Tag Archives: parenting

What did you do with the children I gave you?

I can’t help thinking that the first thing Jesus will be saying to all of us parents when we arrive for the Particular Judgement is “What did you do with the children I gave you?”

Sadly, I think a great many of us will feel the burn on this one. (Or am I projecting there?) I can’t be the only one who has made some pretty awful decisions on child care, education and just general upbringing of children. Of course our children have free will and up to a point that means that no matter what we do to them or around them, the choice is their’s. But the fact remains that God gives us children as a means for us and them to get to heaven.

I really believe that trying to be a good parent today in the English speaking parts of the world is the most difficult it has ever been.  In order to bring our children up to be good adults we have to navigate them and us through a truly toxic culture in which children are not at all respected and where some teachers are insisting schools are better parents than parents. Sadly there is some justification for this view. I still remember that music session I sat through with nearly 90 children aged 4 to 5.  The musicians played some tunes the little ones could easily guess and then played some they didn’t think the children would recognise, including the Eastenders theme tune. The children were shouting it out almost immediately.  Obviously taken aback the musicians asked how many children actually watched Eastenders and nearly every child there raised their hand.

Thank God I’m not that slack a parent, you might be thinking. But that only makes being a good parent harder. We can so easily sit back comfortably congratulating ourselves that we aren’t that bad, that we miss the goal of being good parents by a mile. When we really look at what is being asked of us, what those promises we made before God as our children received Baptism, really mean – it is truly scary! (At least I think so). Fighting the culture is a spiritual battle and trying to keep our kids from drinking the very poisonous Kool Aid is a day on day battle.

Pray and pray for discernment, so that we can judge properly what media is safe, whether what TV they watch, what gadgets and games they have or don’t have and what books they read.

What makes it so much harder is the astonishing fact that even though even the MSM has picked up on the dangers of computers in bedrooms and mobile phones and itouch in the hands of little ones – parents STILL do this. WHY? And then when a parent trying to be good and do what is best for her children removes the tech or refuses the TV programme she is almost inevitably faced with the come back, “But everyone else is doing it!” And of course the kids are RIGHT.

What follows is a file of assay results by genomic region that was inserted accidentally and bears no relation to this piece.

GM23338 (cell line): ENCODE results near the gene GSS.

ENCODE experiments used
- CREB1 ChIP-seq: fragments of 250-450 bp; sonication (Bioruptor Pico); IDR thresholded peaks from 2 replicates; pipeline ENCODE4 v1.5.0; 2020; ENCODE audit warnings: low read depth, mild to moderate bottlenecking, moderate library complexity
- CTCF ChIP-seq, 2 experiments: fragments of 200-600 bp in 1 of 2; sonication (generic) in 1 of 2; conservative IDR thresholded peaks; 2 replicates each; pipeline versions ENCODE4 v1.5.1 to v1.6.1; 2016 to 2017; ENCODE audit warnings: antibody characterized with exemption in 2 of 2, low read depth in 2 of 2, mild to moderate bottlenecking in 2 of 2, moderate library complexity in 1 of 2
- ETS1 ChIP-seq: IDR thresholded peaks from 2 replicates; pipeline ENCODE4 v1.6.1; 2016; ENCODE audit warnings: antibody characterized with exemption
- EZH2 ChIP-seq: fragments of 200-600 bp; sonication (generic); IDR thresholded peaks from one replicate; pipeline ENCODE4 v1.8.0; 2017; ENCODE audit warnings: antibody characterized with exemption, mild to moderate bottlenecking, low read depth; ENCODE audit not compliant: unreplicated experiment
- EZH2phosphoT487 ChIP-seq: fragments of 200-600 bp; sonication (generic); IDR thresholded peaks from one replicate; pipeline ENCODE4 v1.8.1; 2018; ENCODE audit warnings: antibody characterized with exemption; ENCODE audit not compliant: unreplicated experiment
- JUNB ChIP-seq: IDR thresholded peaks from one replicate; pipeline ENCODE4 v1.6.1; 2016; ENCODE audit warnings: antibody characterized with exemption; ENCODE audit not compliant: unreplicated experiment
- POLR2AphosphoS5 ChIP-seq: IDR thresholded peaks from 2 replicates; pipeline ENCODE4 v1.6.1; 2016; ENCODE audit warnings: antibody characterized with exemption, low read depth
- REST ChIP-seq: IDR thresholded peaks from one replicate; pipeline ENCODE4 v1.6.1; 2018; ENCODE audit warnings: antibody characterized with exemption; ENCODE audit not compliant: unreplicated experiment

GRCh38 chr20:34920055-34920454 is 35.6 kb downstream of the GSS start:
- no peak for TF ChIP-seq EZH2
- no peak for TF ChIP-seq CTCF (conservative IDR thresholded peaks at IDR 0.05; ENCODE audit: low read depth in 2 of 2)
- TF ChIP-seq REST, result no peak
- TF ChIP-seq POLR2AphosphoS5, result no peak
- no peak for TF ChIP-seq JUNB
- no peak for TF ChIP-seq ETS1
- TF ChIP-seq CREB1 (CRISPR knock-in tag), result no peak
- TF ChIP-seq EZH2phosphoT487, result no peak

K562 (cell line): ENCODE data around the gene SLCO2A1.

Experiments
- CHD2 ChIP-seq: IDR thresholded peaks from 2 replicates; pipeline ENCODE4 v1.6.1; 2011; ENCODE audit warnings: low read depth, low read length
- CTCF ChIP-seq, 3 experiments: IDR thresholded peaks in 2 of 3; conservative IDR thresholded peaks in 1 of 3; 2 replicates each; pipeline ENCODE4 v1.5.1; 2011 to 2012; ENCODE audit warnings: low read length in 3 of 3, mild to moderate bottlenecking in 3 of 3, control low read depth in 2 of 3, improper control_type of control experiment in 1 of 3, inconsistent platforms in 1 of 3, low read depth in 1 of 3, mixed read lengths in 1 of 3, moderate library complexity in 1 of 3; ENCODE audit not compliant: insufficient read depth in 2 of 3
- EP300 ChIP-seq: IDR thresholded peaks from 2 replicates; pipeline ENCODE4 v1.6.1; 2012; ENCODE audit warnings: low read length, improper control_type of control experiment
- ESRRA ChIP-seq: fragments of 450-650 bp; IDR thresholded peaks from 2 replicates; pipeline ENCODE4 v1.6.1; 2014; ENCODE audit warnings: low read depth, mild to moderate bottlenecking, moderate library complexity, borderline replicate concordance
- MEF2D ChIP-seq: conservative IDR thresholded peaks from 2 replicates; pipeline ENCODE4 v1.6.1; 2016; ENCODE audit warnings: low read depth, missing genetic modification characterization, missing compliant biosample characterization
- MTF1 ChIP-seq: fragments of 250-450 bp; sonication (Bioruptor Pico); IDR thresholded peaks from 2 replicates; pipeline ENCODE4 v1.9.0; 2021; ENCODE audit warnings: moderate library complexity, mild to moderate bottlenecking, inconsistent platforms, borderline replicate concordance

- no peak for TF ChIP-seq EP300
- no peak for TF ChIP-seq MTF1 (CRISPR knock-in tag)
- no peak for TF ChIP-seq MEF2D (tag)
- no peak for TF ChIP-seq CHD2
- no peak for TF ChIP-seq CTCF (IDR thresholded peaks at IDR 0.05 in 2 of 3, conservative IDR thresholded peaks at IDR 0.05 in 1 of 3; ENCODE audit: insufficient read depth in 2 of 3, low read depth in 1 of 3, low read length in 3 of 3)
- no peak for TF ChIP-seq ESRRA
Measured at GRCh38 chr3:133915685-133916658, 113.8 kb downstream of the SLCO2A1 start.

I am in the gentle lull between having adult children and children who haven’t reached the “difficult” phase yet. I hope that the fact they are home educated will put off the “difficult” phase. But they see plenty of children who live what Dr. Ray Guarendi calls “worldly” lives that it wont be long before I, like a couple of my friends, am facing the “But everyone else is doing it!” conversations. But I have had those conversations with the older ones in the past (especially over TV) and don’t doubt it will happen again.

I truly hope and pray that my children make good life decisions and that all of them are saved in the end. But I can’t help thinking that when mums and dads of my generation are facing our particular and even general judgement, that we can ask for massive mitigating circumstances. I do wish it was easier.

Don’t slacken for a moment, there’s a lion outside the door. (1 Pet 5:8)

education for a life – being isolated parents

Friends came over yesterday for our Friday joint history and art lesson day. Having spent some time looking at the 14thCentury Black Death that killed so many people it changed the way the world worked, K and I somehow got on to the subject of children and “stuff”. The plague effected the way people behaved. Our culture effects the way people behave too.

Iona mentioned she thought there were parts of the Sherlock Holmes film she has been to see that would be disturbing for children under the age of 12 or even slightly older than that. The rate is 12A and she has seen much younger children in the cinema and wondered why the adults were not more cautious about it.

Avila has come home from something and told me one of her friends has five TVs in their house and there are only four people. Avila was a bit taken aback that her friend has a TV in her bedroom.

K pointed out that as her children attend lots of groups in her area (which is a pretty wealthy area) that there is pressure on her to provide “stuff” because “everyone else’s children have it.” And this in turn leads to “but everyone else is allowed to do this,” conversations.

Iona mentioned watching a programme about Amish youngsters and how they worked really hard doing labour and housework. There were visiting children from the Uk (I think) who couldn’t even imagine having to do housework every day and actually getting satisfaction from the repetitive work of it.

“We learn patience this way,” one of the Amish children had explained.

I note that it must be much easier for Amish parents to bring their children up with a good understanding of their responsibility and having to work for what they have, as they are all doing it.